Associate Professor (2006 )
On Leave: Spring 2014
Office: 234 Nau Hall
Phone: (434) 924-6417
Email: nn2v (at) virginia.edu
Fields & SpecialtiesModern South Asia, History of Education
B.A. – St. Stephen’s College, Delhi University, 1998
M.A. – Tufts University, 2000
Ph.D. – Tufts University, 2005
Changing Homelands: Hindu Politics and the Partition of India, Cambridge, MA: Harvard University Press and Delhi: Permanent Black, 2011.
* Reviewed in The American Historical Review, Oral History Review, The Book Review, Contemporary South Asia, The Hindu, South Asia: Journal of South Asian Studies, Journal of Genocide Research, Journal of the Economic and Social History of the Orient, and several other journals. For a more complete list, see http://neetinair.wordpress.com/reviews/academic and http://neetinair.wordpress.com/reviews/blog-posts
'Beyond the "communal" 1920s: the problem of intention, legislative pragmatism, and the making of section 295A of the Indian Penal Code' in The Indian Economic and Social History Review, July 2013, Vol. 50, No. 3, pp. 317-340. Cited in The Telegraph, 15 February 2014.
'Delhi University's Undergraduate Programme: Notes from the Archives' in Economic and Political Weekly, May 25, 2013, Vol. 48, No. 21.
‘Hindu Mahasabha’, ‘Pt Madan Mohan Malaviya’, ‘Rangila Rasul’, ‘Rashtriya Swayamsevak Sangh’, ‘Sanatan Dharm’, ‘Shuddhi’, ‘Swami Shraddhanand.’ Encyclopedia entries in Ayesha Jalal ed., Oxford Companion to Pakistani History, Karachi: Oxford University Press, 2012.
‘riyaaz, saadhana, taiyyari: life practices’, Seminar Special Issue 'A Country of Our Own', No. 632, 2012, pp. 27-30.
‘“Partition” and “minority rights” in Punjabi Hindu Debates, 1920-1947’ in Economic and Political Weekly, December 24, 2011, Vol. 46, No. 52, pp. 61-69.
‘Bhagat Singh as “satyagrahi”: the limits to non-violence in late colonial India’ in Modern Asian Studies, May 2009, Vol. 43, No. 3, pp. 649-681.
‘Restraint vs. Denial: The Struggle between India and Pakistan’ Harvard International Review, 6 February 2009.
‘The Truth of Geography’, Outlook India, 4 December 2008.
‘“We Left our Keys with our Neighbors”: Memory and the Search for Meaning in post-Partitioned India’, Rosemarie Rogers Working Paper # 29, MIT, November 2004.
Book Reviews for the American Historical Review, Social History, Journal of Asian Studies, Journal of British Studies, Journal of Islamic Studies, Contemporary South Asia, Seminar.
My research and teaching interests span a wide range of topics in modern South Asian history and politics - colonialism, anticolonial nationalism, the Partition of India, the place of religion and other markers of identity in politics, memory studies, the making and transformation of colonial-era laws, the relationship between domestic policy and foreign policy, and between education and citizenship.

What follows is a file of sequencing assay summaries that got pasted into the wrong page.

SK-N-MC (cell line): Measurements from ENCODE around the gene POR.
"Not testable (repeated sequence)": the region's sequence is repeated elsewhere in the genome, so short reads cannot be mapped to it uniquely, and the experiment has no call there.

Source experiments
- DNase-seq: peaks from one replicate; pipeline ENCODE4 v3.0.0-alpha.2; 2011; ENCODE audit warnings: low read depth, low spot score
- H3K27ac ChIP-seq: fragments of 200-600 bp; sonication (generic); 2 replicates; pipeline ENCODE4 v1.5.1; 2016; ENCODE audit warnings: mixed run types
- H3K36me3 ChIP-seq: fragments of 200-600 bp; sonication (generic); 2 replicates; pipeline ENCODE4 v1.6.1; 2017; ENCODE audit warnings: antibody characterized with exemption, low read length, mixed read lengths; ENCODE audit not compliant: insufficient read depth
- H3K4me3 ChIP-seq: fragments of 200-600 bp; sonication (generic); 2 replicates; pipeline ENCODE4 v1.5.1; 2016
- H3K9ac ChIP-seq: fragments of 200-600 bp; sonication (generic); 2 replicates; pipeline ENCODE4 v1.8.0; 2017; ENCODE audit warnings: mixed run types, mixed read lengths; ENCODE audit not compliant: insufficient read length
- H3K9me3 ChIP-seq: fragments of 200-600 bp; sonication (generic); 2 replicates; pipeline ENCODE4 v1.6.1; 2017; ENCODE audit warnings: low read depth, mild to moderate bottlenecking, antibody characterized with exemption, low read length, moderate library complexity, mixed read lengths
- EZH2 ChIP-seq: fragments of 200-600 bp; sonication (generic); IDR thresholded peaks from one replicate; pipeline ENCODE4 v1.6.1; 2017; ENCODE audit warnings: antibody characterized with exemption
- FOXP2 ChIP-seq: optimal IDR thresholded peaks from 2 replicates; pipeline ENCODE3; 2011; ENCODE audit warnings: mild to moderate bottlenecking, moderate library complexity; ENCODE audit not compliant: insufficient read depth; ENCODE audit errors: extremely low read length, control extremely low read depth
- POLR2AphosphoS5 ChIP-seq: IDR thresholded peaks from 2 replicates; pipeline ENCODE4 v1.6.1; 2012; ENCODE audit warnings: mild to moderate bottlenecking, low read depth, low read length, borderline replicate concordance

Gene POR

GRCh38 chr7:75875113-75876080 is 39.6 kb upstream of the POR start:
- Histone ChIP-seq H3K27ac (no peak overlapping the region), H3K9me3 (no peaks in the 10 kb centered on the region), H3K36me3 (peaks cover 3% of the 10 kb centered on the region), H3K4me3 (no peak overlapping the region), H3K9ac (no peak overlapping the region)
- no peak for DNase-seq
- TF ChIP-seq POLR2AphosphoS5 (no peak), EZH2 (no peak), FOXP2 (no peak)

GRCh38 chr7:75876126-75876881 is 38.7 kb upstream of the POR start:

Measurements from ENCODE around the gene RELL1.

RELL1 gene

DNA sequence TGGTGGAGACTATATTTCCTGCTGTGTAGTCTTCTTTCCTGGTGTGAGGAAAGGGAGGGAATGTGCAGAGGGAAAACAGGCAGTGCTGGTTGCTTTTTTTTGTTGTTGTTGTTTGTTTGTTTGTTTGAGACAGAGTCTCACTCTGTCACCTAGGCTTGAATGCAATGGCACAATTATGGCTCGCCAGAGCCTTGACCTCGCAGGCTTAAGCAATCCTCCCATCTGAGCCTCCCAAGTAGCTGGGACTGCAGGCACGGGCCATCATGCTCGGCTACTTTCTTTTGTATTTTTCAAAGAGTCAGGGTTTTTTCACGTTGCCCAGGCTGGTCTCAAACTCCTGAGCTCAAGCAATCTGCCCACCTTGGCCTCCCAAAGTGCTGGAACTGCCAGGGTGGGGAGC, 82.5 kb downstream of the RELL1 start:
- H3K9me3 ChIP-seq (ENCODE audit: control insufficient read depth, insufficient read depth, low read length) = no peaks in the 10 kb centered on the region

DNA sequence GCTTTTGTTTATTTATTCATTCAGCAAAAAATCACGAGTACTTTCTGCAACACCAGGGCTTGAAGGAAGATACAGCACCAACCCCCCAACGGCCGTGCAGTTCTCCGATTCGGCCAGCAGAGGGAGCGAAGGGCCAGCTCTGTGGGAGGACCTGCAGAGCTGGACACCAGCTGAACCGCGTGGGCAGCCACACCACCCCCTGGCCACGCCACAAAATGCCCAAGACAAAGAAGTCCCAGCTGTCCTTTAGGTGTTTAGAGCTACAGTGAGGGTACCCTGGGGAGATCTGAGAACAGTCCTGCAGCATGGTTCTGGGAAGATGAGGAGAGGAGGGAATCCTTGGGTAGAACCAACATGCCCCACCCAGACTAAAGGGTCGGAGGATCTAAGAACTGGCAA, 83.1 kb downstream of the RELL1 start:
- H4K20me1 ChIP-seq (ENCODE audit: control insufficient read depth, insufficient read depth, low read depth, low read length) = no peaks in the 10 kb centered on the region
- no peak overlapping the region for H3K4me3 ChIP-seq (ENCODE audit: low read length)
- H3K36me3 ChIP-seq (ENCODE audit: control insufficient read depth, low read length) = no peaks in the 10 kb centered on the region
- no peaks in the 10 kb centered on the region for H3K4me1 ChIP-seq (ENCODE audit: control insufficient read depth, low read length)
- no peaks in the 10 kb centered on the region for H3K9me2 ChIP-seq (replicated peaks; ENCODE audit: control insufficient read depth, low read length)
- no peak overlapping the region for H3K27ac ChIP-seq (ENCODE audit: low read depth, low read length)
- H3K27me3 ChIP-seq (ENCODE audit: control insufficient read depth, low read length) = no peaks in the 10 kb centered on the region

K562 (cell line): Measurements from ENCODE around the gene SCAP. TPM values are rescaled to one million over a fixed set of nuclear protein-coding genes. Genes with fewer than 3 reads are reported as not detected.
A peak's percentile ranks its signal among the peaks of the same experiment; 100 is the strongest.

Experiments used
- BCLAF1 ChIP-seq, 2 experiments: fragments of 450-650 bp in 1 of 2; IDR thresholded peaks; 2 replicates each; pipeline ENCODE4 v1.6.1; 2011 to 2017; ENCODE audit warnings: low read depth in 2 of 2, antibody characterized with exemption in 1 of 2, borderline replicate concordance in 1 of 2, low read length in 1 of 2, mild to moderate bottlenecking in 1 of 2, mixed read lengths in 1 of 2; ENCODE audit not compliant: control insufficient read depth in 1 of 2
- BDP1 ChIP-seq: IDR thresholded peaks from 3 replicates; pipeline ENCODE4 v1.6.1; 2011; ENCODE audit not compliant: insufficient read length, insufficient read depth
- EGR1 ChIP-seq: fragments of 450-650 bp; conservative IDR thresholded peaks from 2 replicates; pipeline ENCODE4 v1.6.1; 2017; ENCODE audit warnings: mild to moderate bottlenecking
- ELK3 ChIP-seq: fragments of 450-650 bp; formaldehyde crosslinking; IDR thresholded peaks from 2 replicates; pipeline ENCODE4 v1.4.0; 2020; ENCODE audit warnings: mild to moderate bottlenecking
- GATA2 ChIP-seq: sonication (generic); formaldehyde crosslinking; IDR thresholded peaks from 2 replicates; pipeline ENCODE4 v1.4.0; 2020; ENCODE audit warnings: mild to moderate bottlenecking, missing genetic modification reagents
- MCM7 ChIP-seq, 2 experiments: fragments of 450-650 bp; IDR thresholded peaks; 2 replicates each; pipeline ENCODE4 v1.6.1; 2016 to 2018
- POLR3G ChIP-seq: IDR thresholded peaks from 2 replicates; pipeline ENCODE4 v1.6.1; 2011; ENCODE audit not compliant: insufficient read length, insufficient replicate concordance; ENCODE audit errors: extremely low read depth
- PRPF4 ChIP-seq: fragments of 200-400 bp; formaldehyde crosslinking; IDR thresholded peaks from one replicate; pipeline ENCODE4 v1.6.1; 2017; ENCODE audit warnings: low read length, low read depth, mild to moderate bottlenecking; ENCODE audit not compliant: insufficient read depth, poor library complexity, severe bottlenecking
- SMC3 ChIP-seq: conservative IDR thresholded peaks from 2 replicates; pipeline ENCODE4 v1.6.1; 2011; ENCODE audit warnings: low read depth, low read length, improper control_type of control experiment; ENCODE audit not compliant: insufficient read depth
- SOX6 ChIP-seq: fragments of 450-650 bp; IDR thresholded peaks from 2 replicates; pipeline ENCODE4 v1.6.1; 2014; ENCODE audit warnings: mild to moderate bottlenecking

My first book Changing Homelands: Hindu Politics and the Partition of India (Harvard and Permanent Black, 2011) traces the politics of Punjabi Hindus in the first half of the twentieth century. A religiously defined minority in undivided Punjab, these Hindus aligned themselves with Punjabi Muslims and Sikhs during various critical anti-colonial national movements. But almost simultaneously they inched eastward, towards the rest of Hindu-majority India, styling themselves 'communalists' and their politics 'communal'. I study their politics, mark their particular motivations, and account for the suddenness with which Partition and Partition violence struck - both in history and in memory. I also raise and answer the critical question: was Partition inevitable?
My second book-length project, Secularism, Autonomy, Internationalization: The Multiple Pasts of Indian Higher Education, explores how deliberations over the place of secularism in the wake of India's Partition, the promise of autonomy for diverse states from a newly created center, and moves toward internationalization at the height of the Cold War, were reflected in attempts to transform India's higher education and thereby create a new citizenry. Using newly available records from various ministries, select university archives, parliamentary debates, private papers, newspapers and interviews, I will connect critical debates on religious education, the medium of instruction in a linguistically diverse nation, and the desire to remain non-aligned with the compulsion to create a nationally integrated, self-sufficient, and suitably decolonized citizenry. These debates are also important for the light they throw on the nature of the Indian government and state.
I am also working on a history of the many amendments and additions to section 295 of the Indian Penal Code, a law that was originally instituted to punish those, who "with deliberate and malicious intention", sought to insult the religious beliefs of Indian subjects. An early piece of this research has been published as 'Beyond the "communal" 1920s: The Problem of Intention, Legislative Pragmatism, and the Making of Section 295-A of the Indian Penal Code' (IESHR, 2013) and was recently cited here.